"then I go back to my
"There are short bursts – press conferences at major
film festival like this, the Oscars or Golden Globes – when
for 15 minutes I walk in, smile, wave and feel like Miss
America," he laughs. "And then I go back to my normal
life. Actually, I think the whole (publicity) thing’s pretty
funny. It would be different if they were camped outside my home
waiting for me. Most of the changes in my life are superficial,
" he says. "I don’t feel at all like I’ve
changed internally. I’m still really close to my family and
my friends from high school. On New Year’s Eve, Ben
(Affleck) and I hired out a restaurant in Boston on for a party
for 250 people so we could be with them. "
"I really try and safeguard against some deep internal
shift because I think professionally, as well as on a personal
level, it’s dangerous. It could really subvert your
In fact, Damon believes that observation and contact with
ordinary people in life is so pivotal to his craft that he’s
had to be inventive to get around the problem. "I’ve
got a car with tinted windows, " he reveals. "So
I’ll park across the street where people don’t see me
and watch. "…
Just like Tom Ripley? "Well, he couldn’t even afford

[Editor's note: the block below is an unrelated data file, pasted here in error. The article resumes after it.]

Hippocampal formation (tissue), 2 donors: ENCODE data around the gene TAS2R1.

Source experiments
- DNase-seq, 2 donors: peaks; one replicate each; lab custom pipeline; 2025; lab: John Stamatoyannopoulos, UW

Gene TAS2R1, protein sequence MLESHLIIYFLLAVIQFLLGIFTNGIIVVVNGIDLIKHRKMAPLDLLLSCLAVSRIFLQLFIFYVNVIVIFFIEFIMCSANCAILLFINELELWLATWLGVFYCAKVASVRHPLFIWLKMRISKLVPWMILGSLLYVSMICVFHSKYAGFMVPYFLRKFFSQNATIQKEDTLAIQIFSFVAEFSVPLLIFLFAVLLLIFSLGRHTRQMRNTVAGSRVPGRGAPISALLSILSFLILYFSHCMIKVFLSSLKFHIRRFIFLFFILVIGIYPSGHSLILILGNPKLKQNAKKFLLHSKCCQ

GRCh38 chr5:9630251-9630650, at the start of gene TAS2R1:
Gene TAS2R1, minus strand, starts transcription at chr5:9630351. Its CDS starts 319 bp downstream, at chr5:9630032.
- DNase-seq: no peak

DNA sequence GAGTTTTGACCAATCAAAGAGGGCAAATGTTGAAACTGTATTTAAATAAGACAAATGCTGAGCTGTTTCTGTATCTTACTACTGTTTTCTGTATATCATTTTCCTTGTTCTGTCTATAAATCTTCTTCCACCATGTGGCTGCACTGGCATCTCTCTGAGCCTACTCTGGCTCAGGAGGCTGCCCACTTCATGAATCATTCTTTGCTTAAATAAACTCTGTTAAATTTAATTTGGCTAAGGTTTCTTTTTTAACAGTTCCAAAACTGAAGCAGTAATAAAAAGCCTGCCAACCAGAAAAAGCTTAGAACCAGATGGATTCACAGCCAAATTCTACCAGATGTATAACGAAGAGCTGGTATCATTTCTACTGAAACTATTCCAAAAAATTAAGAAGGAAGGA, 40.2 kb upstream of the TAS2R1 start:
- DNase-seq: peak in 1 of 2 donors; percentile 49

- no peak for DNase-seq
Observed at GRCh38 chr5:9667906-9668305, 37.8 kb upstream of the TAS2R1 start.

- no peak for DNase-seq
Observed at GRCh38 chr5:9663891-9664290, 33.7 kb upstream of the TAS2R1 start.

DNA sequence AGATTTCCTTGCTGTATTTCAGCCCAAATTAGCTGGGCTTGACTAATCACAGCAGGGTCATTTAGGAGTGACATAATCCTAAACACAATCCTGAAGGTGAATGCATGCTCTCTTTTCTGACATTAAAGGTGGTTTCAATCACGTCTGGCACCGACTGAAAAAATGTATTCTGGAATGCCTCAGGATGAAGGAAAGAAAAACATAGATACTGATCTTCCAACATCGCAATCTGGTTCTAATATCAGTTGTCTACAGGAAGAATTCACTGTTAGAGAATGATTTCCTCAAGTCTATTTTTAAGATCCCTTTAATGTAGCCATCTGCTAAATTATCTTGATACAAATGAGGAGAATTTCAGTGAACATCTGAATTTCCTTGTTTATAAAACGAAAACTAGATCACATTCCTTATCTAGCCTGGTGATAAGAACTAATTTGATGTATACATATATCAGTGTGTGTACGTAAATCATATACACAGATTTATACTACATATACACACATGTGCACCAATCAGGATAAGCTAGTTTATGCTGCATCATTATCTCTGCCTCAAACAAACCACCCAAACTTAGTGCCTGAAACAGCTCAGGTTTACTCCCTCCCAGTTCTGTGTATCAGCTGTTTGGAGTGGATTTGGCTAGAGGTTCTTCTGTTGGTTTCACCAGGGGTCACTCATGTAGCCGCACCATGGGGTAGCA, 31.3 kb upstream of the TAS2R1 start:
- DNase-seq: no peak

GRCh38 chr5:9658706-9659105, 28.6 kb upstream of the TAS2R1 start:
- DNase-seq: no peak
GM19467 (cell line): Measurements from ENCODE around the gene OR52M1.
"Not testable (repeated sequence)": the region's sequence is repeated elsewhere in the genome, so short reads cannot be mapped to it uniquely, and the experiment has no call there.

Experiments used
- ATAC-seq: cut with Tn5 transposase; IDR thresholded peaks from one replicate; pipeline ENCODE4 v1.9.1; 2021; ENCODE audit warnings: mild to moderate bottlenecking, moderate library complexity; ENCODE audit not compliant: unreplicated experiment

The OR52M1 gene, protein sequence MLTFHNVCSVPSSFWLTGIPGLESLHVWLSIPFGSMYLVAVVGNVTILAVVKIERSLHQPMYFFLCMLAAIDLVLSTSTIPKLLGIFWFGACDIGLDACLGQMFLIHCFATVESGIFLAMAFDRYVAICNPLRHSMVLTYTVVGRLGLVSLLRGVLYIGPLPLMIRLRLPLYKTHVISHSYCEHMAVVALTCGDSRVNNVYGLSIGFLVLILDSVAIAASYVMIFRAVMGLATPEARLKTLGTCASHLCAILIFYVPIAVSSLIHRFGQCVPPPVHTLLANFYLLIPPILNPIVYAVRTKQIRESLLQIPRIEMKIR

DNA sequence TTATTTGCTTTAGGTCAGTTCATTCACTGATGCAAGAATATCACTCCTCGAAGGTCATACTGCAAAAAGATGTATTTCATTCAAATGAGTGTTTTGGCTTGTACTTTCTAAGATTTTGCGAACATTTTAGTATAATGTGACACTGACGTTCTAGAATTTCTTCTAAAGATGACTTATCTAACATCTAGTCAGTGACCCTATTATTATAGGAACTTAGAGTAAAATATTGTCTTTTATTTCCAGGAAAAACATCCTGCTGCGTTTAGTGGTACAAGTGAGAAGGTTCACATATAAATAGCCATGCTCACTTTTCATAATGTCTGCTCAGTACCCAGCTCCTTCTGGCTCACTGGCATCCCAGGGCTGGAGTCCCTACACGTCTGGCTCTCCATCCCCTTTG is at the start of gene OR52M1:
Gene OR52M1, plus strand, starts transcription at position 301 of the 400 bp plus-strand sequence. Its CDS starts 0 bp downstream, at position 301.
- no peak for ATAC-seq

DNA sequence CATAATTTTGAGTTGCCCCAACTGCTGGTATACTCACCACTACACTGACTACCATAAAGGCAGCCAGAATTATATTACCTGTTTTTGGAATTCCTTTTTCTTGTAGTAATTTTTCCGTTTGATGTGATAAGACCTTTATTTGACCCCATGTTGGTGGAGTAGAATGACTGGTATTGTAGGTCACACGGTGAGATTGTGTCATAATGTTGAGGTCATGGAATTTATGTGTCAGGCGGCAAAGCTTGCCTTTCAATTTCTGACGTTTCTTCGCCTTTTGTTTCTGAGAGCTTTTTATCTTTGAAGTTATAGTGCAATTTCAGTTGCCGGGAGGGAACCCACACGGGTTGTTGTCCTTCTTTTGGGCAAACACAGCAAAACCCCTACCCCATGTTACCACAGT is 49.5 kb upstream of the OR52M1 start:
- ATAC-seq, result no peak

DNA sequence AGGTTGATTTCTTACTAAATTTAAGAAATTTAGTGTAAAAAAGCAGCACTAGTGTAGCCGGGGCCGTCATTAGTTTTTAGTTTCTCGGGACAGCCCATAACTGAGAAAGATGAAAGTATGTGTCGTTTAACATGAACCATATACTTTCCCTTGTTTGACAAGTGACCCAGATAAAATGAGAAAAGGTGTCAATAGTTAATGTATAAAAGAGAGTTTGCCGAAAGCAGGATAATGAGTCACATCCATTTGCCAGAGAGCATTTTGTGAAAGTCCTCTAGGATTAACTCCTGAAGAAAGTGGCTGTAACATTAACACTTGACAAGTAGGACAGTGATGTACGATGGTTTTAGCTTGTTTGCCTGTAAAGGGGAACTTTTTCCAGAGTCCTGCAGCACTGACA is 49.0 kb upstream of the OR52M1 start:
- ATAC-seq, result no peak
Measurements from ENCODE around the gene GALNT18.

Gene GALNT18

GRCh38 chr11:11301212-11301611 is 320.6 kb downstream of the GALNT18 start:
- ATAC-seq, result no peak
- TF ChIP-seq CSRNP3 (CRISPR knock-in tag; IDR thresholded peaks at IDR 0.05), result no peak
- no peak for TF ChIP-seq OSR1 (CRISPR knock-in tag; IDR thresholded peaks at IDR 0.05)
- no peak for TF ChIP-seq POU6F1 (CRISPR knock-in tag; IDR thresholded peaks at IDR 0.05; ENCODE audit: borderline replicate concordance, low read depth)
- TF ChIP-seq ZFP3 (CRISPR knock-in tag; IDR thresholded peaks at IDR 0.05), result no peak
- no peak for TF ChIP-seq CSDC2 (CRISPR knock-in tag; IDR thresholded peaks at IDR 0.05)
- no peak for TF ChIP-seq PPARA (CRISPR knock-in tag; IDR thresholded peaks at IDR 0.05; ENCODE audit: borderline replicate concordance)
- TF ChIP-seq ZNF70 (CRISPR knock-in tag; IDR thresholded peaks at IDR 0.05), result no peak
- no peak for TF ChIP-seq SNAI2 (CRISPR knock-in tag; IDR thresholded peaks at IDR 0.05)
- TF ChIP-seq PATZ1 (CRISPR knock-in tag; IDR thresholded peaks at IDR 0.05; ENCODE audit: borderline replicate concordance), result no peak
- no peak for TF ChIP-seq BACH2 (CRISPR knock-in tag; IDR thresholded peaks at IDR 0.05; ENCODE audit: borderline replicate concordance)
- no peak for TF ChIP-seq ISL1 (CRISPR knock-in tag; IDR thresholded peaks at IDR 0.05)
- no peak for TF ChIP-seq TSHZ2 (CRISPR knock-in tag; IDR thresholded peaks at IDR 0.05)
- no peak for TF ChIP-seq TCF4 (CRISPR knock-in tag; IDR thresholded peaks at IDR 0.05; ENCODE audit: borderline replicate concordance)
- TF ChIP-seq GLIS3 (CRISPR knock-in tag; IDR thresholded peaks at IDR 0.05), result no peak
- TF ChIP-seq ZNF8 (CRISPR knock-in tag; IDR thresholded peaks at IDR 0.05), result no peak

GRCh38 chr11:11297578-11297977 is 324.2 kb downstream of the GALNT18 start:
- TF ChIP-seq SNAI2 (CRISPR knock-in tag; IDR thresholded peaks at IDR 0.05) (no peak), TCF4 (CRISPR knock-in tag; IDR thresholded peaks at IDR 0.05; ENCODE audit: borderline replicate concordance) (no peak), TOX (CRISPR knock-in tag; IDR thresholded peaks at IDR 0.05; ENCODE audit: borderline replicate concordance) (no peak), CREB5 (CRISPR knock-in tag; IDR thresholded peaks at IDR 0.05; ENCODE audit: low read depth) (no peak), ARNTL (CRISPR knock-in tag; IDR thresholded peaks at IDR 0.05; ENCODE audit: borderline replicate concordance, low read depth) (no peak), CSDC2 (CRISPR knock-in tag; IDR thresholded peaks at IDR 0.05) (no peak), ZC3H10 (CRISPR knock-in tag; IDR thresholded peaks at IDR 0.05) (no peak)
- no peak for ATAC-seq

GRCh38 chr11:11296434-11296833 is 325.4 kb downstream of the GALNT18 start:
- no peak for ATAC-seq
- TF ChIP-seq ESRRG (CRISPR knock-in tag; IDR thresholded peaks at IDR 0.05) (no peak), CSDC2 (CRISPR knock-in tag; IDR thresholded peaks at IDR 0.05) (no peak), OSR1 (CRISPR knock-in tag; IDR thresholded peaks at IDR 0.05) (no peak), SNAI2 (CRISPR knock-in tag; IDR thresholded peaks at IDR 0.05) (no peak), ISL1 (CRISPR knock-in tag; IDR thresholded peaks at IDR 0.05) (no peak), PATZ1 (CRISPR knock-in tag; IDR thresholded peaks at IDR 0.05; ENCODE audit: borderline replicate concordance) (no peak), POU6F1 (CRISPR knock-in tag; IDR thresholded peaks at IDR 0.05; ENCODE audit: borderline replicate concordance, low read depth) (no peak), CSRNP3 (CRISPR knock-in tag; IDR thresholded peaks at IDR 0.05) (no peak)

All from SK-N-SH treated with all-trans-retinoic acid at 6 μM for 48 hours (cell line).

a car…" (burst of laughter)
The Talented Mr Ripley led to a discovery of another
undiscovered Damon talent - not really surprising considering his
husky voice – a very impressive singing voice. ("When I
first heard Matt was going to do the song (My Funny Valentine)
himself, I assumed we were going to have to re-voice him, "
says music supervisor Graham Walker. "But he was
extraordinary. His version of the song has beauty, pathos. You
can’t believe he’s not a professional singer".)
Typically modest, Damon light-heartedly dismisses the
compliments. "In America there’s this trend of actors
crossing over into music," he observes. "Gwyneth really
does have a beautiful voice but I’m strictly a shower
performer. I just imitated Chet Baker but I’m no cross-over
His sights are firmly set on performing, writing, producing
and eventually directing. "I believe acting is a trade like
carpentry. And the only way to get good at it is to apprentice
yourself to a master carpenter," Damon says.
Thus far he’s had a terrific innings: Coppola, Spielberg,
Minghella, Gus Van Sant, Robert Redford in the upcoming The
Legend of Baggar Vance – a non-stop four year learning
Like a kid in a toyshop, his eyes boyishly light up;
"I’ve been so excited by the offers that I haven’t
been able to say No. For so many years Ben and I - as out of work
actors - had all this energy and nowhere to put it that to have
so many opportunities now it’s been hard to say No to great
projects. But finally, I was so dog-tired that Robert Redford
really carried me on his back on this last movie. I’ve got
to live a little to recharge. Hey, I might even get time to fix
up a house that I bought in New York. . ."